The Museum of Democracy is a travelling collection that is hosted at permanent museums around the country. The Collection – started by the Wright Family – consists of over a million-plus objects, amassed over four decades. It is unsurpassed in quality and quantity, representing every president from Washington to Trump and covering all the major presidential campaigns.
By Kaleigh Blessard | Photos Courtesy of Mackenzie Wright
If we do not learn our history, we are doomed to repeat it. It’s a phrase we’ve all heard, yet many of us are still reluctant to look back on how far we have come as a nation. That is why museums are so important. The Museum of Democracy, a travelling collection, is one that is dedicated to focusing a lens on one of the most vital parts of our nation, past and present: politics, and, more specifically, the election of one of the world’s most powerful positions—the President of the United States. Mackenzie Wright, cofounder of the Museum, took some time to tell us more about her family’s collection.
What was the first piece in the collection? How did all of this start? My father, Jordan M. Wright, began this collection at the age 11. On his way home from school, he came across Robert Kennedy’s Senatorial Campaign headquarters in NYC and scooped up a campaign button. That ignited a life-long passion to amass the world’s largest collection of American historical art and memorabilia. As the collection grew, its uniqueness and importance became increasingly clear to my family. We incorporated the Museum of Democracy as a notfor-profit to preserve and protect the collection and to develop traveling exhibitions for the public. After my father unexpectedly passed away, my brother Austin and I decided to spearhead the project along with our Board of Directors. Our mission became crystal clear. The Museum of Democracy is dedicated to preserving and showcasing American historical art, artifacts, and memorabilia that tells the story of our nation’s greatest accomplishment: our democratic system.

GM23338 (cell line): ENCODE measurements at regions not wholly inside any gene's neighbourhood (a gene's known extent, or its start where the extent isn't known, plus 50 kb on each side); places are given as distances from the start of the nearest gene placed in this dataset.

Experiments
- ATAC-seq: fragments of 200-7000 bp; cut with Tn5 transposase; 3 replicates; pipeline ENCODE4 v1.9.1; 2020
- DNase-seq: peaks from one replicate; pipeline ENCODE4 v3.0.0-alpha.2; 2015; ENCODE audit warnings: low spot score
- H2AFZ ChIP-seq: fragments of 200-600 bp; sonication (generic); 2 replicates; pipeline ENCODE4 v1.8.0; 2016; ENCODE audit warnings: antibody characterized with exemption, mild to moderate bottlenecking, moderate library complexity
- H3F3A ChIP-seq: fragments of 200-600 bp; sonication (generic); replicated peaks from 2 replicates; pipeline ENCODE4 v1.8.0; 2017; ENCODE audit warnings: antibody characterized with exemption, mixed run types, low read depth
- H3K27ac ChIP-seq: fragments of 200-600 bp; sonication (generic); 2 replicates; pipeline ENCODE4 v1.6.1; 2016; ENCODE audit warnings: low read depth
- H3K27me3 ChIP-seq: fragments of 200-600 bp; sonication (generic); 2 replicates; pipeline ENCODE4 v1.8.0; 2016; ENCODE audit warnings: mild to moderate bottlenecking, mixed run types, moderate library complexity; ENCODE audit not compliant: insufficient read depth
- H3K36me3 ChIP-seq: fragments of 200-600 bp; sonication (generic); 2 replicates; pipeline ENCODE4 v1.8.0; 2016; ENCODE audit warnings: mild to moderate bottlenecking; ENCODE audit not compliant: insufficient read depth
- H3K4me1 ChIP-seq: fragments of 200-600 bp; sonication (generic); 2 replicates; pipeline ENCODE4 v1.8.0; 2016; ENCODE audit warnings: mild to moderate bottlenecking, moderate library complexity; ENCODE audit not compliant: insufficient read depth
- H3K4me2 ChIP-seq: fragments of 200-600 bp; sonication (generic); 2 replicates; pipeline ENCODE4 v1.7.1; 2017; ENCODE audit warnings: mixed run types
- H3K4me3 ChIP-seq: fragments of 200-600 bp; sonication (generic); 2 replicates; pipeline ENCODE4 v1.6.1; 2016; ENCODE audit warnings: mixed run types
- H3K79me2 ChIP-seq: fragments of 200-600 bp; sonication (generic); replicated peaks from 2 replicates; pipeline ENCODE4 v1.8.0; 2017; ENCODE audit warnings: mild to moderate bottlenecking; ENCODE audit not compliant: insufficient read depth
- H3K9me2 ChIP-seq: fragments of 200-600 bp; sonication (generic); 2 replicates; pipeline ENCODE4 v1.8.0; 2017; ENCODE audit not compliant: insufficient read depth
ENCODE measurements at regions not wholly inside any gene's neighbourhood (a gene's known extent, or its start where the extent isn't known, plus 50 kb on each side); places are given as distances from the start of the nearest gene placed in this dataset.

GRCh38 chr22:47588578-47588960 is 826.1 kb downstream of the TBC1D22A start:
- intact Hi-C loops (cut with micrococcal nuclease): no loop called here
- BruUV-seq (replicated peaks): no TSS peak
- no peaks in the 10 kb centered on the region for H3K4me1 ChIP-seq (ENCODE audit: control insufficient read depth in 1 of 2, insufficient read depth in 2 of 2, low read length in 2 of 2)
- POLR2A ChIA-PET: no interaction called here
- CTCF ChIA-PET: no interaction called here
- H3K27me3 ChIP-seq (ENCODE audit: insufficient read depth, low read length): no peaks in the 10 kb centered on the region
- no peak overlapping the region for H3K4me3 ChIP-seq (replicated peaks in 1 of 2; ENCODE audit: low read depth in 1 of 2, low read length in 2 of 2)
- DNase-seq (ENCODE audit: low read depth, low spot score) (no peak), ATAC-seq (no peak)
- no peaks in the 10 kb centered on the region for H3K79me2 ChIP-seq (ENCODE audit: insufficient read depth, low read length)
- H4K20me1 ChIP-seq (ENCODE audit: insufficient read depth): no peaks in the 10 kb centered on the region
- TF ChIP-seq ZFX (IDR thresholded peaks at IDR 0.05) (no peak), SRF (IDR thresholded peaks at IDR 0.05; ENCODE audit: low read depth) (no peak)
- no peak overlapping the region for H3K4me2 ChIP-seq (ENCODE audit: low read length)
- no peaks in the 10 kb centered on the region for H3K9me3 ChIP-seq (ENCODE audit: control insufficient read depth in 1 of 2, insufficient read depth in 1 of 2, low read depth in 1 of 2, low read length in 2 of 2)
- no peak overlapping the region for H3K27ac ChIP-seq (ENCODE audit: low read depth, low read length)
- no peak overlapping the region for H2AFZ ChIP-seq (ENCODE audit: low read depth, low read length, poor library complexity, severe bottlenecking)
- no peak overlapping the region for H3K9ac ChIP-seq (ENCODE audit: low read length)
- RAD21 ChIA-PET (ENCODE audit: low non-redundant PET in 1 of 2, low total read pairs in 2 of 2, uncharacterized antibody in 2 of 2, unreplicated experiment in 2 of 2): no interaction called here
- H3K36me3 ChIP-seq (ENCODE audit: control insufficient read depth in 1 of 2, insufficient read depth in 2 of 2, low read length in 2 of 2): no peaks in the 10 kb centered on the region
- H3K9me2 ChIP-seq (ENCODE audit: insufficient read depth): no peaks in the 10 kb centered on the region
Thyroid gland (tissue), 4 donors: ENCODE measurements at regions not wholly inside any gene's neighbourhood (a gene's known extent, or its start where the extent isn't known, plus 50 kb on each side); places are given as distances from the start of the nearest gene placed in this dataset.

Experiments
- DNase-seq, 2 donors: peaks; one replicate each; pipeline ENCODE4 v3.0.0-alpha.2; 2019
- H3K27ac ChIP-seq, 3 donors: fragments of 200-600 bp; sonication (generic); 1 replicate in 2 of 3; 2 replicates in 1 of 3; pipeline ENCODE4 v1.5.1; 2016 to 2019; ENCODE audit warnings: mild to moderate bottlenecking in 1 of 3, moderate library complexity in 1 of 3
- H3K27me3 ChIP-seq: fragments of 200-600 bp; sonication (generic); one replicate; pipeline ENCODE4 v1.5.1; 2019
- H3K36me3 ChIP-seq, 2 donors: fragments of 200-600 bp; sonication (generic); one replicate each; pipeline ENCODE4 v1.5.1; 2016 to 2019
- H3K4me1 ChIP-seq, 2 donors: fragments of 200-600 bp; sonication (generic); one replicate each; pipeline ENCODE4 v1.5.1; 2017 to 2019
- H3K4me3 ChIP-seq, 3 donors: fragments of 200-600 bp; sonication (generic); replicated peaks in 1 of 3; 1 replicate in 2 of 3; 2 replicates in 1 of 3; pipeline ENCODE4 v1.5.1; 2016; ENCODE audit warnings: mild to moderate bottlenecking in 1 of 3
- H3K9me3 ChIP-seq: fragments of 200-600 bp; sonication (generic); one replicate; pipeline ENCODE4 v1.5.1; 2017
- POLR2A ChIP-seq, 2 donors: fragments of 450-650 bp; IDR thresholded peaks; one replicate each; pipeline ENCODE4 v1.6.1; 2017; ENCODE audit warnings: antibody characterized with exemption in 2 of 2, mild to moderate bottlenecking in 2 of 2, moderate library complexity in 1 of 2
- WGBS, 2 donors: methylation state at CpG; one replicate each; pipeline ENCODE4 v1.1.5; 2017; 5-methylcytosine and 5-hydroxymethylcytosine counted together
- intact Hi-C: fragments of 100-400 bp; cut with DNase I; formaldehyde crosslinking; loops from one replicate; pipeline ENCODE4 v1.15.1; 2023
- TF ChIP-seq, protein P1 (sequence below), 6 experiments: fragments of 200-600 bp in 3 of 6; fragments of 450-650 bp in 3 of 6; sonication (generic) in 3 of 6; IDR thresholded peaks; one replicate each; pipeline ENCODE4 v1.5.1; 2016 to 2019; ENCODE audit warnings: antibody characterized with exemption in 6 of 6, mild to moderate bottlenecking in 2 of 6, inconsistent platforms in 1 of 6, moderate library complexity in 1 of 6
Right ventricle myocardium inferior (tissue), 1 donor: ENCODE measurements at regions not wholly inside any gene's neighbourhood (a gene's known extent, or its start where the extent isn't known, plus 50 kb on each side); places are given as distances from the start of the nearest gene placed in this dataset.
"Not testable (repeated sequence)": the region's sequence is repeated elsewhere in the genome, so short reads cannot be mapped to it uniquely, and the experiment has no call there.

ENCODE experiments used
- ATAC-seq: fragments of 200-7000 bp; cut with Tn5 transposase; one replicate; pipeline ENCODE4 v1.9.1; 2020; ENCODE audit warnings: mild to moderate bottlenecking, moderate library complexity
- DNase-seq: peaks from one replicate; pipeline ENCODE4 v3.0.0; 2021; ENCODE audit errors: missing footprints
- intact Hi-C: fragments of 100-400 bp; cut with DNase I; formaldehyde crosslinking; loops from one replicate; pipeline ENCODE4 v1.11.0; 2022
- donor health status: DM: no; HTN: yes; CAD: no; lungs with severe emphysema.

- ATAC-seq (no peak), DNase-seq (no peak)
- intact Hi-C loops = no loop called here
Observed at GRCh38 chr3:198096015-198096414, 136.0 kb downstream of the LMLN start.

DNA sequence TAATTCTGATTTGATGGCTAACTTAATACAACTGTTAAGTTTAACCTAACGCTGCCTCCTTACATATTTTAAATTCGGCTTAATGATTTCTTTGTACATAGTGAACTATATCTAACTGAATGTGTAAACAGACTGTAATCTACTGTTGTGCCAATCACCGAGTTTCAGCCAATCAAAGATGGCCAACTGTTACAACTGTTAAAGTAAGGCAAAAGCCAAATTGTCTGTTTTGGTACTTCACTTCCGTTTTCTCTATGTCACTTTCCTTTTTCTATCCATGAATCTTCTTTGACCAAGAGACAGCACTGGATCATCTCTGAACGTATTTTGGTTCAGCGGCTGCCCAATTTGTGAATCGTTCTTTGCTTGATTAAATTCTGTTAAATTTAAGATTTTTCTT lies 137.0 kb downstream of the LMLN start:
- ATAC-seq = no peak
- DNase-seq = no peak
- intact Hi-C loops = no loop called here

What is your role in the museum, and what do you like most about it? I am a Co-Founder and Project Manager for the Museum of Democracy. I was fortunate to grow up in politics; my mother worked in the United States Senate and my father was clearly infatuated with politics. The two bonded over their passion for our nation’s great democracy. They inspired my brother and me to study and participate in campaigns and elections that affect our world and our place in it. I now believe my greatest calling is to pass this knowledge along. My greatest joy is to educate, inspire, and promote American history, politics, and culture through art, artifacts, and memorabilia in our digital age.
What is your personal favorite exhibition? My favorite exhibit thus far, ‘Path to The Presidency,’ opened on June 2, 2017 at the Bridgehampton Museum in Long Island, NY. The exhibition is on display until December 31, 2017. The collection items date back to 1789, during some of the first political campaigns. Brass and copper buttons commemorate President Washington’s inauguration, and actually inspired modern campaign buttons. The exhibition historically highlights candidates and their campaigns throughout all of our elections. Time often obscures the passionate ideals of candidates and polarizing election issues, but the collection preserves the mood of the times.